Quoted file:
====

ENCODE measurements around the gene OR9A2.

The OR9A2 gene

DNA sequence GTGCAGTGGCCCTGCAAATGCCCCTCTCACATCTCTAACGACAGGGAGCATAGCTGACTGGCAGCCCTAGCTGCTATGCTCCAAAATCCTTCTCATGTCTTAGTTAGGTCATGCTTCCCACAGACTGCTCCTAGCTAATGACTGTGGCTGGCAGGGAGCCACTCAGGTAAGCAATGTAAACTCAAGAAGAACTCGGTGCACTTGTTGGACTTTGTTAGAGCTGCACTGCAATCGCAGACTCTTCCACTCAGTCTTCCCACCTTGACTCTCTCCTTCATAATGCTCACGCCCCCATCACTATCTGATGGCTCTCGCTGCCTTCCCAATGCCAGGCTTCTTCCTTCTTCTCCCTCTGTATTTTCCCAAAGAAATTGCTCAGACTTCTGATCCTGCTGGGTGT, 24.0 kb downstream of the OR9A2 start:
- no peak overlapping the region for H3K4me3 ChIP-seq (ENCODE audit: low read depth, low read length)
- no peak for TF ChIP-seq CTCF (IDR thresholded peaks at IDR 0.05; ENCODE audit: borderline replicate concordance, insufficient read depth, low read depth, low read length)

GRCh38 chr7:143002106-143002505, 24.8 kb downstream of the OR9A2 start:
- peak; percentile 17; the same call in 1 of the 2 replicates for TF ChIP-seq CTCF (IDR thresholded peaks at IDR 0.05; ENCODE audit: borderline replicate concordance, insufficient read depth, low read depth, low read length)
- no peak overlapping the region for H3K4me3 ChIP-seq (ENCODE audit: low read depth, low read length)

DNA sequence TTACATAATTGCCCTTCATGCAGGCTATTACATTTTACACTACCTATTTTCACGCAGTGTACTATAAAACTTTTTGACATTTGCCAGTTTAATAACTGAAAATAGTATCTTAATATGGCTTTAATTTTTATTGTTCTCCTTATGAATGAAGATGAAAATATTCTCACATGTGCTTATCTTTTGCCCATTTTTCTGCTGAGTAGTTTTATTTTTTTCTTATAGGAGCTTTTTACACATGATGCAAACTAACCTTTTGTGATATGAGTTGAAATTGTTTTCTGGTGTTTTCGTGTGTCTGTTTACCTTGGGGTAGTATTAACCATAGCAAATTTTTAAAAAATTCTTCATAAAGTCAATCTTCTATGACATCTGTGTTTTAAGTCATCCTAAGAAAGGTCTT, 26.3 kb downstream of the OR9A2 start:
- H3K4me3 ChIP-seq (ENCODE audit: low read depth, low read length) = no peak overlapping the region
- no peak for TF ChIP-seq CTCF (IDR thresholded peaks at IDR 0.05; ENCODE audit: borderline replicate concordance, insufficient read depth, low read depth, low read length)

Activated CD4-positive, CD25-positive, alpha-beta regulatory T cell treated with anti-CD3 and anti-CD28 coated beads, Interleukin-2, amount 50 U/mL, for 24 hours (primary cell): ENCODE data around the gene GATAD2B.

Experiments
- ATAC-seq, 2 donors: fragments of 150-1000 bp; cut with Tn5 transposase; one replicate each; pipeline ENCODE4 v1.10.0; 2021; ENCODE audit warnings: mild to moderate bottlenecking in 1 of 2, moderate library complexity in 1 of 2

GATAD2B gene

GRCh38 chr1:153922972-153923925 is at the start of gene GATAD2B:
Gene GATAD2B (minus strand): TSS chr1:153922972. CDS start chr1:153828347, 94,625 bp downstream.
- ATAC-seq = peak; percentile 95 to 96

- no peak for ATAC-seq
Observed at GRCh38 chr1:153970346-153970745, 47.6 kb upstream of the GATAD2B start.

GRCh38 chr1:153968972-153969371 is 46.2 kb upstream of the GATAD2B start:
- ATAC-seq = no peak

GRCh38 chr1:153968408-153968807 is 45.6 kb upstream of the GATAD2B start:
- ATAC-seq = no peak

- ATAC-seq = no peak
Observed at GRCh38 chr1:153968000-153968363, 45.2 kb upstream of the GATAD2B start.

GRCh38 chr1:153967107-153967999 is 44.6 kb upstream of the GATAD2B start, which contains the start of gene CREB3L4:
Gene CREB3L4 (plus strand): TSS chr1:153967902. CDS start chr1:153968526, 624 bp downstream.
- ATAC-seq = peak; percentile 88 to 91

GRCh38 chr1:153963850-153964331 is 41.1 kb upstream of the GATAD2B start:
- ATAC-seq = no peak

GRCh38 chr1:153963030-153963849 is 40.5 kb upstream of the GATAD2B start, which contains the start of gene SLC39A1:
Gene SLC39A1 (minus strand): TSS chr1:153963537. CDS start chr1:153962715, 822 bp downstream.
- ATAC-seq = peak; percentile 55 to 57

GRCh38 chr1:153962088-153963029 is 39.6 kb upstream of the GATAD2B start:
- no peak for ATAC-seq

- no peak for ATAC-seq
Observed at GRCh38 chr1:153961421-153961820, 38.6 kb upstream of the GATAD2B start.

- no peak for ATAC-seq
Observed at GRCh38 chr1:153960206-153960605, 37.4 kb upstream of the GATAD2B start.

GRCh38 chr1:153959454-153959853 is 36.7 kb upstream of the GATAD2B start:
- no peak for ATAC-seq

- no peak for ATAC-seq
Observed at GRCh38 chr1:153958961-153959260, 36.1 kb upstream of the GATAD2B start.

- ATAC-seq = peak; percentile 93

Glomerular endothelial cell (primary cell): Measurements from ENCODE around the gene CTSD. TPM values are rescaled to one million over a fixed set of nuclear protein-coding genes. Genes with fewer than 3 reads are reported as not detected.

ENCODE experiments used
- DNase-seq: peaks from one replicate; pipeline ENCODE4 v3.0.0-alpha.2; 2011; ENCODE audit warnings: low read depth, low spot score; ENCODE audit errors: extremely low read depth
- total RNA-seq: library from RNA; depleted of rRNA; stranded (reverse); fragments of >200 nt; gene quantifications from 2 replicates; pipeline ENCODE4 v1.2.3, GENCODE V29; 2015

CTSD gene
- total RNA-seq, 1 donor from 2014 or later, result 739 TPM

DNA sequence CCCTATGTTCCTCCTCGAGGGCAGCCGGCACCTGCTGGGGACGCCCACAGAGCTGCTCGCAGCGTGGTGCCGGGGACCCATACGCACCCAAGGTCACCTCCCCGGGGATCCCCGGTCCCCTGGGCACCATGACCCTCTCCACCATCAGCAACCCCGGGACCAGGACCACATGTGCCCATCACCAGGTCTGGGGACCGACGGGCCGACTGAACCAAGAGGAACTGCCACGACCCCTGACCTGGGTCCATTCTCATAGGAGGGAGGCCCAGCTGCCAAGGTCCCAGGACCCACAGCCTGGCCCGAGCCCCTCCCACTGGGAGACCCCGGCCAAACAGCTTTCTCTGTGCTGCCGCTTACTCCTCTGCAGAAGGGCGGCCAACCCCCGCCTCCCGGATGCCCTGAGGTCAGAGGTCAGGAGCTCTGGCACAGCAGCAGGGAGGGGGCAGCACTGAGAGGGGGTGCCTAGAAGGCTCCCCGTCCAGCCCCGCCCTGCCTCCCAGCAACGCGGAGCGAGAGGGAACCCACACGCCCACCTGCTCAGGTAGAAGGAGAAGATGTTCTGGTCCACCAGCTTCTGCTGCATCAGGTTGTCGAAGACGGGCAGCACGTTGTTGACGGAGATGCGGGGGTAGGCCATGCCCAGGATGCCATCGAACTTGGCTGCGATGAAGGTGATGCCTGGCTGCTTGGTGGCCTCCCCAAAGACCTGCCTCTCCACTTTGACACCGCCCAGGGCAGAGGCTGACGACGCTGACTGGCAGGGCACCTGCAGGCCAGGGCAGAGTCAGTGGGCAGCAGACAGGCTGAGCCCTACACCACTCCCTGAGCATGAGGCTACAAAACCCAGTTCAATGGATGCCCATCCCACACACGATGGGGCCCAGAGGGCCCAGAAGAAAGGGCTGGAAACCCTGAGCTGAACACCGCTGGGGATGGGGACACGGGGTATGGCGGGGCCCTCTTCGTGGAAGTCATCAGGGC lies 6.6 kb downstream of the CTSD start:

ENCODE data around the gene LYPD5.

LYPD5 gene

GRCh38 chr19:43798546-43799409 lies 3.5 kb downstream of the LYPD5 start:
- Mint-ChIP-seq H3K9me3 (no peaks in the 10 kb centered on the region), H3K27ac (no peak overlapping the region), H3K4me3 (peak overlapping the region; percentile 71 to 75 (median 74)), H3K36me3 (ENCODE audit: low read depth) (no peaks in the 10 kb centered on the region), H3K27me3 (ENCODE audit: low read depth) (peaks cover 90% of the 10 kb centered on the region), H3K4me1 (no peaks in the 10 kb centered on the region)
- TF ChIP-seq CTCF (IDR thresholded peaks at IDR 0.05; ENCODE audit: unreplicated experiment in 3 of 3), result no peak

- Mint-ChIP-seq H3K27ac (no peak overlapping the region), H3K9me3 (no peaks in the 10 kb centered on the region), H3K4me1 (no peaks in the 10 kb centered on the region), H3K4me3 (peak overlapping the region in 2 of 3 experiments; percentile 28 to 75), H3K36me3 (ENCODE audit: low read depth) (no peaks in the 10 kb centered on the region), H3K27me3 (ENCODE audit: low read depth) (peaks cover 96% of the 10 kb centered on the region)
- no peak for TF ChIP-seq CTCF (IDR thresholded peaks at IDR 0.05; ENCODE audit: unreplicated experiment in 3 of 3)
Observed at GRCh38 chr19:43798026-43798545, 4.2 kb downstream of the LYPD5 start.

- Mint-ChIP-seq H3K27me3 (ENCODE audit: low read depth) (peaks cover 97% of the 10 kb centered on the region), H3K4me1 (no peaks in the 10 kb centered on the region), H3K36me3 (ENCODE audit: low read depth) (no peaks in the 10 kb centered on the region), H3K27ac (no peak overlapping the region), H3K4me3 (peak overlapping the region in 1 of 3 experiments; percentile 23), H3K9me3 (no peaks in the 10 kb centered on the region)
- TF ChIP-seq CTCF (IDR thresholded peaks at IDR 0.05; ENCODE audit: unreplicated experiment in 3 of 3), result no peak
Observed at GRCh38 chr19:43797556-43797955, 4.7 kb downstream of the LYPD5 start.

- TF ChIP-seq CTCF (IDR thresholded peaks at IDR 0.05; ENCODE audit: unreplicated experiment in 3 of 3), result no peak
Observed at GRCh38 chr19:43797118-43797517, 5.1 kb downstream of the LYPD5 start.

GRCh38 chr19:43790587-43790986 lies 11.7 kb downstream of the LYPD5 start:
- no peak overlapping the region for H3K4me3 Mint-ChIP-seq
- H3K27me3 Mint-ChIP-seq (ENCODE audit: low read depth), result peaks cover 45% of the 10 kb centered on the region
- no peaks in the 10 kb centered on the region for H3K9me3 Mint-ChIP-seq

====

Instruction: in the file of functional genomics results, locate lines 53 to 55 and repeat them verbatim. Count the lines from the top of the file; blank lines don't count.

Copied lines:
ENCODE data around the gene LYPD5.

LYPD5 gene

GRCh38 chr19:43798546-43799409 lies 3.5 kb downstream of the LYPD5 start: